Do you ever struggle to make sense of your circumstances? Many times, I’ve looked at what’s happening in my life and asked, “What on earth are you doing God?” Some things begin to make sense in retrospect as I look back on what’s happened. Other circumstances still have question marks next to them. There are many things that I’m looking forward to God explaining in heaven, one day. In the meantime, others can help us navigate the murkier days. Last month, I listened to a preacher named Sandy Wilson at a conference in Huntsville. He shared the story of Elisabeth’s Elliott’s first year of missionary service.
Two weeks ago I began to talk about our Learning Centre discussion on the “no strings attached” (N.S.A.) approach to relationships that North Americans are characterized by. I shared that sociologists summarize the Canadian mind-set as being typified by low trust, low obligation and high freedom. These qualities are not just unbiblical but extremely unhealthy because:
- A lack of trust will lead to isolation and loneliness relationally.
- A low obligation mindset will lead to problems professionally and maritally because healthy commitments are the glue that holds relationships and organizations together.
- A priority on freedom will cause someone to check out when things get uncomfortable.
Given the emphases of our culture, it’s not surprising to me that baptism has become less and less popular in the church – and yet I’m convinced that it’s one of the things God has designed to bring healing to our N.S.A. issues. When was the last time you thought about baptism?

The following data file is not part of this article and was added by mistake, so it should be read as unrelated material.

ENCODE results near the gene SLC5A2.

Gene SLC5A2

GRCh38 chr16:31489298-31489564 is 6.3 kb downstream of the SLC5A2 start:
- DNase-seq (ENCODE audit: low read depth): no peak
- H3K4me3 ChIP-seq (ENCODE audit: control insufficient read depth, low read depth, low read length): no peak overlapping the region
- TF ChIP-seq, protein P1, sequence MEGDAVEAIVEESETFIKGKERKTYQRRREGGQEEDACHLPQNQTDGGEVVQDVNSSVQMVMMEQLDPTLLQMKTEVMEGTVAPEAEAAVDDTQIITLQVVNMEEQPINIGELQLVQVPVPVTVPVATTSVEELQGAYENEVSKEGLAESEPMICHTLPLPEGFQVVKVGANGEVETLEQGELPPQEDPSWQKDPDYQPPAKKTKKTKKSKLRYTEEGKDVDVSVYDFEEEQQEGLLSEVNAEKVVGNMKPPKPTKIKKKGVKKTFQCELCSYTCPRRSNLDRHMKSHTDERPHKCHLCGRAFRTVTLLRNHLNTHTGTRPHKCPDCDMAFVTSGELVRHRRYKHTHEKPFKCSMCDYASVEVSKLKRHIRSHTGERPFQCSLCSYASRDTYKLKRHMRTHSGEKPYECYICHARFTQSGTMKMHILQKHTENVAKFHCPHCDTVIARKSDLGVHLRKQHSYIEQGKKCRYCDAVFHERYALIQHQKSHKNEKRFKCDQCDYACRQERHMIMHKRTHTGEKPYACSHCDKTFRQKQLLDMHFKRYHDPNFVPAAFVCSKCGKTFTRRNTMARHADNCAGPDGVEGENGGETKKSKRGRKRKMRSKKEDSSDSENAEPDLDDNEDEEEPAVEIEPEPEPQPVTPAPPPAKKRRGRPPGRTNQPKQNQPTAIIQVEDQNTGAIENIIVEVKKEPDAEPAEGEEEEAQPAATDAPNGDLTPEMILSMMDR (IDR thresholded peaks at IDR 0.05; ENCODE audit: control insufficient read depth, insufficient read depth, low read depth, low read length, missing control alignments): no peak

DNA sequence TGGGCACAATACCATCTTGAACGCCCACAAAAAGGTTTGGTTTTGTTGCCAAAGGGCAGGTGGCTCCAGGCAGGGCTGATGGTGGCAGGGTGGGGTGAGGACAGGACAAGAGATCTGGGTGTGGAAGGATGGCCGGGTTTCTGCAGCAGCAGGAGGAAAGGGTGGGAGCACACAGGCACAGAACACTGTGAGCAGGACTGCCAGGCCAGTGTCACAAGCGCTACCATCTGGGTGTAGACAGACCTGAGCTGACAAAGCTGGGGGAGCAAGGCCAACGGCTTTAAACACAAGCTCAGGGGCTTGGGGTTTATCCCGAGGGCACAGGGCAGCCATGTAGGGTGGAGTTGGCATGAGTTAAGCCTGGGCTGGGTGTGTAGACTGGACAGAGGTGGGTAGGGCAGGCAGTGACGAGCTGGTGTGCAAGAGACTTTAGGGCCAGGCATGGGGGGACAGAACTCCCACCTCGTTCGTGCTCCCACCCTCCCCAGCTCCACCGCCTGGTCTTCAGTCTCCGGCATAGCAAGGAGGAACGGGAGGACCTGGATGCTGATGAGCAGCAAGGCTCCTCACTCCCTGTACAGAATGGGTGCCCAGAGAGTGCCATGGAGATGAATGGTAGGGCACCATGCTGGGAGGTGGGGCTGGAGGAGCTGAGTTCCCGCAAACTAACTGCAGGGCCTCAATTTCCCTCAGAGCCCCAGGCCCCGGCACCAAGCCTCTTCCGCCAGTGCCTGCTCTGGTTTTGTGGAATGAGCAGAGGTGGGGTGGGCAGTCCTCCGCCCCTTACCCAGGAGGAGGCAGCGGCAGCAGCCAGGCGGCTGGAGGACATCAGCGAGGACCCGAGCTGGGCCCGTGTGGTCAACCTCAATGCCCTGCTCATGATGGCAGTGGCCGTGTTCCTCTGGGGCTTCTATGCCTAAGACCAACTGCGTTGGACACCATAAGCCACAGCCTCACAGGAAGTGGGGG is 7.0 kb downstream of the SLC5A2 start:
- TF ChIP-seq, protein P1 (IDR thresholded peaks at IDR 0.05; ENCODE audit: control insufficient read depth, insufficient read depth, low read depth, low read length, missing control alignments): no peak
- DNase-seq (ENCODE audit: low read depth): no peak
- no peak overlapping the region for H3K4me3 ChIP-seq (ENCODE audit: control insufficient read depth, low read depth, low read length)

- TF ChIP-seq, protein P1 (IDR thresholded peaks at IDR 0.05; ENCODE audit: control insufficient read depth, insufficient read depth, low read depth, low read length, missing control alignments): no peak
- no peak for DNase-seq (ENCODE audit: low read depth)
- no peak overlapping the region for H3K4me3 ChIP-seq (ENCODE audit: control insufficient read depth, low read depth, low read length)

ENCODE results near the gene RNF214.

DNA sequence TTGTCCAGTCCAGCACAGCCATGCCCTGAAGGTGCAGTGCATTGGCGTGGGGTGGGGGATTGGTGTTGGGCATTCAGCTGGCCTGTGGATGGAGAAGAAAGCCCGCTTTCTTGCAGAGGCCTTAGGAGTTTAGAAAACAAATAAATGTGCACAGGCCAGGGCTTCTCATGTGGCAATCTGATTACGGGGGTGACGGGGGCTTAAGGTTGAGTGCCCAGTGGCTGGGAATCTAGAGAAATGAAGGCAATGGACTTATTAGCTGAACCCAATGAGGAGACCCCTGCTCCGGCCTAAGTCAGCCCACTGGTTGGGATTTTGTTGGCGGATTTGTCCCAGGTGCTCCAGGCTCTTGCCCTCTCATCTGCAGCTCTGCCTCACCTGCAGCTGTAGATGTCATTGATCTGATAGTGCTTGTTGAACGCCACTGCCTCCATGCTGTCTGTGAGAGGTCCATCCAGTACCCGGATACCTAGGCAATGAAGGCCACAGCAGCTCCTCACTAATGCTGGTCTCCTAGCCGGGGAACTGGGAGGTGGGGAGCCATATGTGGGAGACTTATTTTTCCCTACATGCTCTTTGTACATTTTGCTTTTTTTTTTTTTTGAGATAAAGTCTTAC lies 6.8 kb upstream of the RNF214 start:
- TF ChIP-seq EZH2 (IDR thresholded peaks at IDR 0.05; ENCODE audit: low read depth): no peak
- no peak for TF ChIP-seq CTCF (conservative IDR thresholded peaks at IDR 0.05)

Earlier this fall, I shared in the Learning Centre about one of the things I learned about Canadian culture when I went to Japan. I didn’t realize until I left my own culture that the Canadian approach to relationships is known by sociologists and others by the acronym N.S.A. That doesn’t refer to the National Security Agency but the “no strings attached” style of relationships that Canadians and Americans have become known for. We’re considered friendly and informal, but as one sociologist described, they “always think everyone is their friend. But they don’t trust anyone.” Or someone described the mindset as, “relationships should be something that exist for the sheer enjoyment of them – not something to which you’re obliged.” Or another person has said, “Our friendships are based on freedom to come and go as we please.”